Wearable tech is only just gaining popularity, but already many are looking toward what could be the future of wearables.

Could technology eventually be embedded inside the human body? Some are suggesting that fitness trackers could one day simply be a pill that is swallowed.

In fact, that technology might not be so far off. While fitness bands are all the rage, the latest body monitors are reportedly as small as a BB pellet and are called "nanomeds." These sensors are embedded in a placebo pill that is swallowed. Once they reach the users gut they are activated by a combination of saliva and gastric juices. A small Band-Aid-looking sensor that is worn on the chest picks up the signal from these nanomeds, which are not digested as they work their way through the body.

The system is able to record a number of things. First of all, it can sense whether or not the user is taking any meds they should be taking. Apart from that, it can track things that other fitness trackers might be able to detect, like heart rate. All of this information can then be sent straight to the user's smartphone or tablet and can even be sent to the user's doctor.

"We are entering the commercial era of the Internet of Things (IoT) -- your car, your clothes and increasingly your personal care products are going to be connected," said Andrew Thompson, CEO of Proteus Digital Health, the company behind what they call "ingestibles."

The goal of all this? To be able to provide critical information that could be very informative as to the user's health, as well as to allow customers to be able to switch on their own health care.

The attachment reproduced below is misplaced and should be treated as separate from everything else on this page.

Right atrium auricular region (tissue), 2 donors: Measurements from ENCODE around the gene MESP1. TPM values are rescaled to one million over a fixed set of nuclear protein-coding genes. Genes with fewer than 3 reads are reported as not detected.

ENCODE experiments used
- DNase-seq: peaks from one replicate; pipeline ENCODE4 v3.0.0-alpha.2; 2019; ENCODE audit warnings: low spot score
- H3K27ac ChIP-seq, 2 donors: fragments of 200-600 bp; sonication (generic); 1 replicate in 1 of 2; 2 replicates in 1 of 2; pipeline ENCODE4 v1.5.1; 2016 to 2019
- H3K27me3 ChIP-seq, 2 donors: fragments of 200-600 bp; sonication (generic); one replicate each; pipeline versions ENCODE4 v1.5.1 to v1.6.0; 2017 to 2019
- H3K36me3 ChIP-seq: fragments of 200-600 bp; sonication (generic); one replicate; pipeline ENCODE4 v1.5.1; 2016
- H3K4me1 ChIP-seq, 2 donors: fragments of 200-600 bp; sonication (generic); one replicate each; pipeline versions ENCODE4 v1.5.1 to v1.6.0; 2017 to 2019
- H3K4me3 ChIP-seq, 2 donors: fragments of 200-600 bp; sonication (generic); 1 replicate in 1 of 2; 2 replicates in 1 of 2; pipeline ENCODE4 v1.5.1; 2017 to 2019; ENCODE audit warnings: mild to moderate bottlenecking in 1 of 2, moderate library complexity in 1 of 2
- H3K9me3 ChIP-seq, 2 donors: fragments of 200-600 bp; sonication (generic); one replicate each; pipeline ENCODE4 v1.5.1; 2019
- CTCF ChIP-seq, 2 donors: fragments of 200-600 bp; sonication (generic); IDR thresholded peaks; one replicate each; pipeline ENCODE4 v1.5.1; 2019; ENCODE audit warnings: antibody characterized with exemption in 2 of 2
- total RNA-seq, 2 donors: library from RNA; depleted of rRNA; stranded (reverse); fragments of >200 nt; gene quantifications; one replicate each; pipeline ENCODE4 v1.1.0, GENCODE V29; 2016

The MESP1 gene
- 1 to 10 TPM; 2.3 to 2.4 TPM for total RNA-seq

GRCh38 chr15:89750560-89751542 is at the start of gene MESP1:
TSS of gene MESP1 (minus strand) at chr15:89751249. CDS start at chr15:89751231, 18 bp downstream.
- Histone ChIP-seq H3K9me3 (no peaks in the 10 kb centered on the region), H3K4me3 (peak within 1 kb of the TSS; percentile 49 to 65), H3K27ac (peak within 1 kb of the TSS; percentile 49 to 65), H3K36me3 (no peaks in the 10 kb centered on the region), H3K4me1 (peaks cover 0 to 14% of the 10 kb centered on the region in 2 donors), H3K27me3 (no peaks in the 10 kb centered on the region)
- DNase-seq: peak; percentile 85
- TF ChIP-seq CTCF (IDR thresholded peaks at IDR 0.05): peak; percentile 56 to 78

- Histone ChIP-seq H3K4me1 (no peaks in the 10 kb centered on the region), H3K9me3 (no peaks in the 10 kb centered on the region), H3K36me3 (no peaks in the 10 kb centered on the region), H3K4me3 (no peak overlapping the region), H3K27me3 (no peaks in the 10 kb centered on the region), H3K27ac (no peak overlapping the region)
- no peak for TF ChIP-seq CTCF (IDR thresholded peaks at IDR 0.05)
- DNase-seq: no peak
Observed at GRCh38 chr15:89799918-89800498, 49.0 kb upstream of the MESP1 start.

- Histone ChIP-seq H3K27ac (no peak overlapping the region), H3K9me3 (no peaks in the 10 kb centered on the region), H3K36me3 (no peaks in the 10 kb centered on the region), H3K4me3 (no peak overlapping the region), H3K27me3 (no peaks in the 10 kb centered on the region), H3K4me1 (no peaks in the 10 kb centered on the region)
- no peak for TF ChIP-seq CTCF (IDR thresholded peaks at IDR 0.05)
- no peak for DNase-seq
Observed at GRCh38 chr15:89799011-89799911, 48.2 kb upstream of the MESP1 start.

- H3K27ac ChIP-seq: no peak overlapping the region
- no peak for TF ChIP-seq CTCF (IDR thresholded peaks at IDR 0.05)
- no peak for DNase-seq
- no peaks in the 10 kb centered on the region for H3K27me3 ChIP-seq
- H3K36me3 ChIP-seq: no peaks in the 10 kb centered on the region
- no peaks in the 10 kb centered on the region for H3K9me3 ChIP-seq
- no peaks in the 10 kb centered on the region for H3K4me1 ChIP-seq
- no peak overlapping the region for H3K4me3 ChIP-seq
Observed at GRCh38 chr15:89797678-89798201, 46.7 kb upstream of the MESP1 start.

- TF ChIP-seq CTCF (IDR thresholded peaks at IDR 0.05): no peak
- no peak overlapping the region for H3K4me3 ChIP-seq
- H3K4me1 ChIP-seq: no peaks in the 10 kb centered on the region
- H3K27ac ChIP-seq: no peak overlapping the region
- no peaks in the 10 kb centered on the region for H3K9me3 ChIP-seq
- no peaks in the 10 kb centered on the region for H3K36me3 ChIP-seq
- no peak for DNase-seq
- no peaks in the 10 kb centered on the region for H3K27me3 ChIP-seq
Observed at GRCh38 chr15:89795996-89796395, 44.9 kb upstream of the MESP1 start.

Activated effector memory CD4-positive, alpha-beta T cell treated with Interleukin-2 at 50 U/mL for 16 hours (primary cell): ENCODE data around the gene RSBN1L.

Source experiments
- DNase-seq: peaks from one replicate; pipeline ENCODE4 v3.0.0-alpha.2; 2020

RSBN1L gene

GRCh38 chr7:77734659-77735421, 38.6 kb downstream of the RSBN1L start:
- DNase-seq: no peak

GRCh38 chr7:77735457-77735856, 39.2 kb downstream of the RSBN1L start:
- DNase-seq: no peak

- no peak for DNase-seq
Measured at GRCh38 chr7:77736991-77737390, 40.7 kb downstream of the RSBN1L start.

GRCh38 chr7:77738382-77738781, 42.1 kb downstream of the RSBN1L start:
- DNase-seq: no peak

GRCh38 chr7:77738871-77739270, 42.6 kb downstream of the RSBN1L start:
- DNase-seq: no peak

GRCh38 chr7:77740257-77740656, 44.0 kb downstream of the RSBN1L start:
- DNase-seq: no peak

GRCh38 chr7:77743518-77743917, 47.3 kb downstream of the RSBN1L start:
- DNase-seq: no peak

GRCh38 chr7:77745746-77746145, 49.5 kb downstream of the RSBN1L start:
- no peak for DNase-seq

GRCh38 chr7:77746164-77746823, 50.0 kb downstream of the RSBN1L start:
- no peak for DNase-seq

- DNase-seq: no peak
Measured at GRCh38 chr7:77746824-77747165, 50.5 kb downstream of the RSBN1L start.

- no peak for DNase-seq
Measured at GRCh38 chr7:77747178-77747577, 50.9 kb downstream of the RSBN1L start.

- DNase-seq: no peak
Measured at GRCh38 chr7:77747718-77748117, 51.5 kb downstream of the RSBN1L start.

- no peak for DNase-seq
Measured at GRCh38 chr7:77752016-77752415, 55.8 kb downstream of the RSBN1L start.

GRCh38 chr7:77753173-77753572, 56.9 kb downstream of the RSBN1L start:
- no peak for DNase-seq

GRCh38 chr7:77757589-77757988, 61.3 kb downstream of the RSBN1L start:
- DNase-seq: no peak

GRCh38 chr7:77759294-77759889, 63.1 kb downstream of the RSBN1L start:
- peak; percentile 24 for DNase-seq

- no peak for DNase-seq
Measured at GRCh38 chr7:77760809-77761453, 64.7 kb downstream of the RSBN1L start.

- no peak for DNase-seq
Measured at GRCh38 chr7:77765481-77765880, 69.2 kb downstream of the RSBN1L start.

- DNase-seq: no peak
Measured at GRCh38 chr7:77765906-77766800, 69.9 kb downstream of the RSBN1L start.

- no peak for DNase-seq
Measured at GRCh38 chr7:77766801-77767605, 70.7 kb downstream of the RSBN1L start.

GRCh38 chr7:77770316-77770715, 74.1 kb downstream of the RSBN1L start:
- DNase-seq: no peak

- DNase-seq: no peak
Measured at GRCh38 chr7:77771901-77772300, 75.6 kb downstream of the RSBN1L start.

Proteus Digital Health was named after a submarine called Proteus from the 1966 sci-fi film "Fantastic Voyage." In the movie, a miniature submarine was injected into a blood vessel in order to fix a brain clot.

The devices were approved by the Food and Drug Administration in 2012, but they aren't yet available to the open market. However, the company is actively testing the device in pilot projects, especially in England.

Devices like this could greatly improve the health care system, allowing doctors to improve medication usage and effectiveness for elders and disabled people, helping improve their overall quality of life.

Despite the seemingly great technology, it does have its critics. Some suggest that the device is too intrusive. The argument to that, however, is the fact that no one is forced to use the new technology.

The technology sure is a step up from the Apple Watch, which is set to make its debut next year. But could it really be effective? Only time will tell.

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